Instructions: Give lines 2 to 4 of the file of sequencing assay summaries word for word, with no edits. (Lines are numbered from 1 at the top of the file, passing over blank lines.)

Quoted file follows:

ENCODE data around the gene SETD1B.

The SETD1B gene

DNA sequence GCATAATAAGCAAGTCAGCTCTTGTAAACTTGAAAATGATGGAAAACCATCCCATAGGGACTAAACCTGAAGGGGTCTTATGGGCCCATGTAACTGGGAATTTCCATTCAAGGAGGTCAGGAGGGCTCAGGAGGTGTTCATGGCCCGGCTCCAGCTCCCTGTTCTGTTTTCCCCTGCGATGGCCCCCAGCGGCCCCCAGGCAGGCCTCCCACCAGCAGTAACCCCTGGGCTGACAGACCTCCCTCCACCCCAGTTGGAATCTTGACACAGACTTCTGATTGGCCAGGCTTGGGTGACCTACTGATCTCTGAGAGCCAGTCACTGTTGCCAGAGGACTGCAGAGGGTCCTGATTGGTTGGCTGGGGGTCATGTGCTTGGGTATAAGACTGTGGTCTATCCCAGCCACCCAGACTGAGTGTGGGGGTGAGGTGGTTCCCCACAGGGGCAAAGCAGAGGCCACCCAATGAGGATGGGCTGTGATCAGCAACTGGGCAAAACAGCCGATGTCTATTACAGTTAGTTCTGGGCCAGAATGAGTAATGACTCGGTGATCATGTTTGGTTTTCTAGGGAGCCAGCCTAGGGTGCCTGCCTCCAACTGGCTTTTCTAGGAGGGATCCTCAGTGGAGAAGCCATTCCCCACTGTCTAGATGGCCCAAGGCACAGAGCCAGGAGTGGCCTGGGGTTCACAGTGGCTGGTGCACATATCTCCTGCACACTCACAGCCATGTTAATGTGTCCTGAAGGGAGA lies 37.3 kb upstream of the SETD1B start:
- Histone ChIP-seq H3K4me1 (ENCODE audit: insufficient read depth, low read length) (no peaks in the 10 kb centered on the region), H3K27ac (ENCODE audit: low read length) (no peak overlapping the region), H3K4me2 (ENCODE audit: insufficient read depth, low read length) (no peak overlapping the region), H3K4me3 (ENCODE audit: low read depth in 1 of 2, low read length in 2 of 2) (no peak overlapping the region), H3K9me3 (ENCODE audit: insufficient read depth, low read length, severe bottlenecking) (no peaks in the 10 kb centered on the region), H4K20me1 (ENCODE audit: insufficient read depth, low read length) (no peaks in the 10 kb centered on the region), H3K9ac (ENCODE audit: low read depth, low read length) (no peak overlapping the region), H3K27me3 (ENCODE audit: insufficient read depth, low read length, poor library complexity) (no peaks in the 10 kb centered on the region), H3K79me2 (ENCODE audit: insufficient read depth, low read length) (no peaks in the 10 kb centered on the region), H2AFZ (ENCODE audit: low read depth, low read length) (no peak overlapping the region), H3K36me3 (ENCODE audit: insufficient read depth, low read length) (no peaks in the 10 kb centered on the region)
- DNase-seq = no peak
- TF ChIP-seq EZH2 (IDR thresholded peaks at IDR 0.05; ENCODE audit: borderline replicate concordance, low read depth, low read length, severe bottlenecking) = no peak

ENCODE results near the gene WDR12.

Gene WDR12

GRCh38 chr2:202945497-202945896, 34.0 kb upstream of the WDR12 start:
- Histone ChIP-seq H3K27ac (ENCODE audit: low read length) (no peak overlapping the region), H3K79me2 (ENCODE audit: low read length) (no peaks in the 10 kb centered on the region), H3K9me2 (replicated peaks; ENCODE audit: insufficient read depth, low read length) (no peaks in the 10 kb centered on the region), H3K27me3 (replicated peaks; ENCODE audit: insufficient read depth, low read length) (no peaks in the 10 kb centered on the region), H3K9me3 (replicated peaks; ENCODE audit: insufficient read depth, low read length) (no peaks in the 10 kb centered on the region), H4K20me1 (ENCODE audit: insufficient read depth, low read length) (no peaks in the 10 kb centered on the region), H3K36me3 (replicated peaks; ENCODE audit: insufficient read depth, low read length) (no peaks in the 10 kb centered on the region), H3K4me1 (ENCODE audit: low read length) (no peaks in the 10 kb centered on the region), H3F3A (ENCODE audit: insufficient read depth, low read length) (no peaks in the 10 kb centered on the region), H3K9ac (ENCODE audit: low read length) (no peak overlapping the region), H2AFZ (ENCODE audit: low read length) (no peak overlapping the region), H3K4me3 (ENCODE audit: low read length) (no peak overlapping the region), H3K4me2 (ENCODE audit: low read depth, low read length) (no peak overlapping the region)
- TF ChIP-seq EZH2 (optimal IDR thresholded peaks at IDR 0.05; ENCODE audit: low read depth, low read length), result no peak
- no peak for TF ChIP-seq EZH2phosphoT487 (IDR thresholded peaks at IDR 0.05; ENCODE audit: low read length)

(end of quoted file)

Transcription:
The SETD1B gene

DNA sequence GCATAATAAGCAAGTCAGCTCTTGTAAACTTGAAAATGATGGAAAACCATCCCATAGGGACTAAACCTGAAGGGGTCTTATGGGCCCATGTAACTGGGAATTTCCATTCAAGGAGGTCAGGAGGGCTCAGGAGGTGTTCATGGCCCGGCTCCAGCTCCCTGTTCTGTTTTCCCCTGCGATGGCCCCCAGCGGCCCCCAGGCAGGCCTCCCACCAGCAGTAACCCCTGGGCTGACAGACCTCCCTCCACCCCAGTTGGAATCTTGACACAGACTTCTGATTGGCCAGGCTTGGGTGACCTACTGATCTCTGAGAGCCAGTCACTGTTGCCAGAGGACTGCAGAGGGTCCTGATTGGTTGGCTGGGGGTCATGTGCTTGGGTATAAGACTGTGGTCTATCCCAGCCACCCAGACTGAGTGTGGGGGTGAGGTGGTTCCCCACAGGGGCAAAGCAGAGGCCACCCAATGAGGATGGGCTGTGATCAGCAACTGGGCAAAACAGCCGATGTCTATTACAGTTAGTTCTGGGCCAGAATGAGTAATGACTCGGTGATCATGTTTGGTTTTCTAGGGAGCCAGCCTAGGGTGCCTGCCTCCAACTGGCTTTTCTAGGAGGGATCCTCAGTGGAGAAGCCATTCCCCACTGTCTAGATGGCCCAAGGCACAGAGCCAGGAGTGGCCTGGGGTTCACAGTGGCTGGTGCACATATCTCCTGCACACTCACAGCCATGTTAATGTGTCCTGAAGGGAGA lies 37.3 kb upstream of the SETD1B start:
- Histone ChIP-seq H3K4me1 (ENCODE audit: insufficient read depth, low read length) (no peaks in the 10 kb centered on the region), H3K27ac (ENCODE audit: low read length) (no peak overlapping the region), H3K4me2 (ENCODE audit: insufficient read depth, low read length) (no peak overlapping the region), H3K4me3 (ENCODE audit: low read depth in 1 of 2, low read length in 2 of 2) (no peak overlapping the region), H3K9me3 (ENCODE audit: insufficient read depth, low read length, severe bottlenecking) (no peaks in the 10 kb centered on the region), H4K20me1 (ENCODE audit: insufficient read depth, low read length) (no peaks in the 10 kb centered on the region), H3K9ac (ENCODE audit: low read depth, low read length) (no peak overlapping the region), H3K27me3 (ENCODE audit: insufficient read depth, low read length, poor library complexity) (no peaks in the 10 kb centered on the region), H3K79me2 (ENCODE audit: insufficient read depth, low read length) (no peaks in the 10 kb centered on the region), H2AFZ (ENCODE audit: low read depth, low read length) (no peak overlapping the region), H3K36me3 (ENCODE audit: insufficient read depth, low read length) (no peaks in the 10 kb centered on the region)